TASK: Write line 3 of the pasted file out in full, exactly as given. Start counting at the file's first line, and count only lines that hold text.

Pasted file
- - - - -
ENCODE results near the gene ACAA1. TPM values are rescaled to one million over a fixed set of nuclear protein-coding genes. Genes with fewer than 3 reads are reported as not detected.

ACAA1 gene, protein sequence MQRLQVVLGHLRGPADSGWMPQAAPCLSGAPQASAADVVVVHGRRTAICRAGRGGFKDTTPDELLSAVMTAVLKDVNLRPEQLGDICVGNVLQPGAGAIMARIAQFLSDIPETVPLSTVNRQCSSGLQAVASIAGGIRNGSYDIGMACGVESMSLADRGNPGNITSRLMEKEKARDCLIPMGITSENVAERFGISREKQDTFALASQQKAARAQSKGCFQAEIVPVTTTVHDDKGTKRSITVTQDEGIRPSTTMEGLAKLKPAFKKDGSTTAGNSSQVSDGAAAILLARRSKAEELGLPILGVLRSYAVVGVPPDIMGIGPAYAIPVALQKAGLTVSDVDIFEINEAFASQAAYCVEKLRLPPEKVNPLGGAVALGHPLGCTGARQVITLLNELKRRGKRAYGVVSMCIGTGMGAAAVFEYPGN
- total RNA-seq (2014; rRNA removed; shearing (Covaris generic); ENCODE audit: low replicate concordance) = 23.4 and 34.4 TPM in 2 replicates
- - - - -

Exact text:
- total RNA-seq (2014; rRNA removed; shearing (Covaris generic); ENCODE audit: low replicate concordance) = 23.4 and 34.4 TPM in 2 replicates